Just recently, I have met and interacted with several people who have traveled to our nation’s capital to be recognized for their service in a presentation of the Congressional Gold Medal. The reason I had the opportunity to meet these heroes is because of a book I wrote and published some time back that helped push our government into honoring these soldiers who fought with pride and devotion for a country that many believe they are not part of.
I will explain more on that further on in today’s post.
This post is about the Congressional Gold Medal and the military units throughout history who have been honored with this esteemed award.
What Is The Congressional Gold Medal?
While the highest military award that is given is the Medal of Honor, when we speak of civilian awards, the highest award that can be attained is the Congressional Gold Medal. It is awarded to persons who have made a major impact on American culture and history that will be recognized long after the achievement.
The Congressional Gold Medal has been issued since the American Revolution. The first Congressional Gold Medal awarded was in 1776 to General George Washington.
Each Congressional Gold Medal is custom designed reflecting the person or group that is being honored.
There have been many individuals awarded this highest civilian achievement, and in today’s post, I am going to tell you each and every military unit that has been honored with the Congressional Gold Medal.
Byrd Antarctic Expedition
On May 23rd, 1930, Congress approved the Congressional Gold Medal for 65 officers and men who were a part of the Rear Admiral Richard Byrd 1st Antarctic Expedition. Another cool fact about this was a Boy Scout who had recently became an Eagle Scout tagged along on this and further Antarctic expeditions. His name was Paul Siple.
United States Antarctic Service Expedition
This was considered the Byrd 3rd Expedition. It also gained the award of the Congressional Gold Medal. The work the men made in studies of many scientific areas were highly successful. Because of looming war threats, the men had to evacuate in a hurry.
Surviving Veterans Of The American Civil War
On July 18th, 1956, Congress approved the Congressional Gold Medal be given to the 4 living survivors of the American Civil War.
Navajo Code Talkers
During World War II, these Navajo Indians used their native language to create an unbreakable code that greatly benefited the United States military. On December 21st, 2000, Congress approved the Congressional Gold Medal for the 29 original Navajo Code Talkers or surviving family members.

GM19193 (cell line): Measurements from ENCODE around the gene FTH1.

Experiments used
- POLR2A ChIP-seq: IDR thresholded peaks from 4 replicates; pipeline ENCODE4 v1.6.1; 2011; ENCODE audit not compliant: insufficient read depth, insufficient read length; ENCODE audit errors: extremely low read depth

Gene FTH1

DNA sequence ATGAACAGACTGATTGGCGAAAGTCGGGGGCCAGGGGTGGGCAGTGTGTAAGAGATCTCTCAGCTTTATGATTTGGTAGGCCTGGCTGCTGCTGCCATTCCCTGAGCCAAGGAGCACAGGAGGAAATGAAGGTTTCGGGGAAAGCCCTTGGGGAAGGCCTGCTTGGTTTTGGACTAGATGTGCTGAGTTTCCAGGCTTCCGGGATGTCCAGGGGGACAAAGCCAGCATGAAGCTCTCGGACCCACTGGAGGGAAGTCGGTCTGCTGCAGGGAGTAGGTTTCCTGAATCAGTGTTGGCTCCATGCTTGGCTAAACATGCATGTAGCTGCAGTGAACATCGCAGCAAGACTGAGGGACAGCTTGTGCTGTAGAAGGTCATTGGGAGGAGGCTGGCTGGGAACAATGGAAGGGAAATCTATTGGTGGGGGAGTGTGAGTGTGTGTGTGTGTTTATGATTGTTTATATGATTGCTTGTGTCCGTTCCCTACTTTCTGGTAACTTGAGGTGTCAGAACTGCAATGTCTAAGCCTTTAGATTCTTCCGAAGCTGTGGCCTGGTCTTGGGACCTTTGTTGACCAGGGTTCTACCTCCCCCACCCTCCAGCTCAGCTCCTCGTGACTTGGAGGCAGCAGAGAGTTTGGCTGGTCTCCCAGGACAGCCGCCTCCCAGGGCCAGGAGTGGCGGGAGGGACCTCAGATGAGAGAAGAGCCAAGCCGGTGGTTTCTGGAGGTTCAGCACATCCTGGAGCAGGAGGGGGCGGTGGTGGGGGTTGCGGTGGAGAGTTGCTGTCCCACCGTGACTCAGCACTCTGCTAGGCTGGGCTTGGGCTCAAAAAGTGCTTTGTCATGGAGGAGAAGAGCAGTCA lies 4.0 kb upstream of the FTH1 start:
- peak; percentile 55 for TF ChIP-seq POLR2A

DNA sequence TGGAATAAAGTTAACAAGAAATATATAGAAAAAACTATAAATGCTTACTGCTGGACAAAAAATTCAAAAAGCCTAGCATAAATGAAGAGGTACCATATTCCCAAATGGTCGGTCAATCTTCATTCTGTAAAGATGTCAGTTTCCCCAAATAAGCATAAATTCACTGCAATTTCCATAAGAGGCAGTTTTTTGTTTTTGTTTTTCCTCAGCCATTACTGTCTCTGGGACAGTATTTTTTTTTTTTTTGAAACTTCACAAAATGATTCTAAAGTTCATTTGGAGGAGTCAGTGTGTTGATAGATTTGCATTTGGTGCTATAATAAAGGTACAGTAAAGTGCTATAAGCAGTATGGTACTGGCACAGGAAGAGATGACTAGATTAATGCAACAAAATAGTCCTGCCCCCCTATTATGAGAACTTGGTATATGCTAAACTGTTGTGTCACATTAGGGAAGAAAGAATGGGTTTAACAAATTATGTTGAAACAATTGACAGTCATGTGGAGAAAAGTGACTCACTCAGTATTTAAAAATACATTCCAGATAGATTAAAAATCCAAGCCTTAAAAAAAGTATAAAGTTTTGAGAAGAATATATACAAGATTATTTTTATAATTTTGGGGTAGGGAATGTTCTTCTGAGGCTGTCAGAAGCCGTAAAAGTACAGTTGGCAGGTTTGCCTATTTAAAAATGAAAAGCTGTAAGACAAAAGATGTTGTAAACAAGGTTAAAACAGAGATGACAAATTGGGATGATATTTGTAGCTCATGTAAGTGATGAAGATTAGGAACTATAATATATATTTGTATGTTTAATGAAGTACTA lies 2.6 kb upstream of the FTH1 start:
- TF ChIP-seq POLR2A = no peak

It is said that if not for these Code Talkers, the Marines would never had taken Iwo Jima.
They were the first African-American aviators in the U.S. Armed Forces. Because of their service and bravery, desegregation of the U.S. Military began. They showed exemplary bravery escorting bomber pilots during World War II. Altogether, 994 Tuskegee Airmen were honored and that single Gold Medal is in the Smithsonian Institution.
Native American Code Talkers
Congress realized that the Navajo Code Talkers were not the only Native Americans that should be recognized. On October 15th, 2008, all Native Americans who had been code talkers in World Wars I and II were honored with Congressional Gold Medals. Tribes consisted of:
On July 1st, 2009, Congress approved Women Airforce Service Pilots the Congressional Gold Medal award. A single medal was made which is in the Smithsonian Institution. These women helped win the war.
Even though we were at war against Japan, there were Japanese Americans who stood honorably with the U.S. They were Nisei soldiers. On October 8th, 2010, these soldiers were recognized with the Congressional Gold Medal. It will be on display at the Smithsonian. The units were:
Montford Point Marines
On November 23rd, 2011, the Montford Point Marines were honored with the Congressional Gold Medal. These were the first African Americans trained at Camp Montford Point in North Carolina as United States Marines.
First Special Service Force
During World War II, they fought with valor and were called The Devil’s Brigade. These were commandos of both American and Canadian heritage. They were approved for the Congressional Gold Medal on July 12th, 2013. It is estimated there were 1,400 members of this elite unit.
The Doolittle Raiders
This was awarded to all those who participated in the bombing of Tokyo during World War II. It was named after Lieutenant James Doolittle who planned and led this massive bombing effort.
Flying Aces of America
This, along with the previous award were authorized on May 23rd, 2014. It was to recognize all ace fighter pilots in American history.
Civil Air Patrol
On May 30th, 2014, the Congressional Gold Medal was approved to recognize all 200,000+ members of the Civil Air Patrol during World War II.
The 65th Infantry Regiment
Approved on June 10th, 2014, this is the unit I spoke of in the start of this article. This is a Puerto Rican unit that has fought bravely through many conflicts, with the biggest recognition coming from the Korean War. Nicknamed the Borinqueneers, those who are still alive just recently flew to Washington D.C. to be honored by Congress on April 13th, 2016.
I live in Puerto Rico and have had the honor of meeting some of these men. I also wrote a book that I have been told helped to push Congress to authorize the Gold Medal.
You can get either the color or black and white versions below. It is also on Kindle and Audio.
It is good that the United States Government recognizes all those who have changed our nation for the better. Everyone of these military units did exactly that. A special thanks to all those men and women who served.
Please add your comments below. Thank you.